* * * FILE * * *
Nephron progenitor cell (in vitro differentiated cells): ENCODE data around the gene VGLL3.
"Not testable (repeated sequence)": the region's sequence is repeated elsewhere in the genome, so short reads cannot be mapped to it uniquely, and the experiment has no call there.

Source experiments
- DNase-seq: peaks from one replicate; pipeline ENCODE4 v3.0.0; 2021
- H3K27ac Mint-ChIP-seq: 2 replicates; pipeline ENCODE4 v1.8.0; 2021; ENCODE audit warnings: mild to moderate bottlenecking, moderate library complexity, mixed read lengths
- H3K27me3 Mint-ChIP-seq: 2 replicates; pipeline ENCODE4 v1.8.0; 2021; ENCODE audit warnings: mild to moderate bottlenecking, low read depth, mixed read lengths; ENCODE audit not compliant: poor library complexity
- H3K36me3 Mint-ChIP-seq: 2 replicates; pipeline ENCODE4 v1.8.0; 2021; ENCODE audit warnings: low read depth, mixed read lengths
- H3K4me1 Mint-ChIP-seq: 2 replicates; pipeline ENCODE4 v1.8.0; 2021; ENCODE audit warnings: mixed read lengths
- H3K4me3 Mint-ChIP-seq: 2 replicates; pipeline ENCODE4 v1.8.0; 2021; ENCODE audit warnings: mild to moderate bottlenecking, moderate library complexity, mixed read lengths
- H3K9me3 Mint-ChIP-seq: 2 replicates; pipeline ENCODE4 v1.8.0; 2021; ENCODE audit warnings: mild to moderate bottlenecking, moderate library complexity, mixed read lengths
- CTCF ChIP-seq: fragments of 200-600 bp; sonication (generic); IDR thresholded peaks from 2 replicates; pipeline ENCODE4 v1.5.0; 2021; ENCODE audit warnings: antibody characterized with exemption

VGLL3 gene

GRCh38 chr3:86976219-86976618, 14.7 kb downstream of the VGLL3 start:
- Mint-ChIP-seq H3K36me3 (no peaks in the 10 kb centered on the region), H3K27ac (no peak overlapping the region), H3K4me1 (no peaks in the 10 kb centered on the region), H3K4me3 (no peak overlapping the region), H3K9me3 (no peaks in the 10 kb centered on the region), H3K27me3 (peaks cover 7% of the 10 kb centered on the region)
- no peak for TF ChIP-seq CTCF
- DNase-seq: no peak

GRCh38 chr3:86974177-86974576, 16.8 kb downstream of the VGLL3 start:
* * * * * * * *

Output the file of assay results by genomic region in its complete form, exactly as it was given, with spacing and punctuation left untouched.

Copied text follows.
Nephron progenitor cell (in vitro differentiated cells): ENCODE data around the gene VGLL3.
"Not testable (repeated sequence)": the region's sequence is repeated elsewhere in the genome, so short reads cannot be mapped to it uniquely, and the experiment has no call there.

Source experiments
- DNase-seq: peaks from one replicate; pipeline ENCODE4 v3.0.0; 2021
- H3K27ac Mint-ChIP-seq: 2 replicates; pipeline ENCODE4 v1.8.0; 2021; ENCODE audit warnings: mild to moderate bottlenecking, moderate library complexity, mixed read lengths
- H3K27me3 Mint-ChIP-seq: 2 replicates; pipeline ENCODE4 v1.8.0; 2021; ENCODE audit warnings: mild to moderate bottlenecking, low read depth, mixed read lengths; ENCODE audit not compliant: poor library complexity
- H3K36me3 Mint-ChIP-seq: 2 replicates; pipeline ENCODE4 v1.8.0; 2021; ENCODE audit warnings: low read depth, mixed read lengths
- H3K4me1 Mint-ChIP-seq: 2 replicates; pipeline ENCODE4 v1.8.0; 2021; ENCODE audit warnings: mixed read lengths
- H3K4me3 Mint-ChIP-seq: 2 replicates; pipeline ENCODE4 v1.8.0; 2021; ENCODE audit warnings: mild to moderate bottlenecking, moderate library complexity, mixed read lengths
- H3K9me3 Mint-ChIP-seq: 2 replicates; pipeline ENCODE4 v1.8.0; 2021; ENCODE audit warnings: mild to moderate bottlenecking, moderate library complexity, mixed read lengths
- CTCF ChIP-seq: fragments of 200-600 bp; sonication (generic); IDR thresholded peaks from 2 replicates; pipeline ENCODE4 v1.5.0; 2021; ENCODE audit warnings: antibody characterized with exemption

VGLL3 gene

GRCh38 chr3:86976219-86976618, 14.7 kb downstream of the VGLL3 start:
- Mint-ChIP-seq H3K36me3 (no peaks in the 10 kb centered on the region), H3K27ac (no peak overlapping the region), H3K4me1 (no peaks in the 10 kb centered on the region), H3K4me3 (no peak overlapping the region), H3K9me3 (no peaks in the 10 kb centered on the region), H3K27me3 (peaks cover 7% of the 10 kb centered on the region)
- no peak for TF ChIP-seq CTCF
- DNase-seq: no peak

GRCh38 chr3:86974177-86974576, 16.8 kb downstream of the VGLL3 start: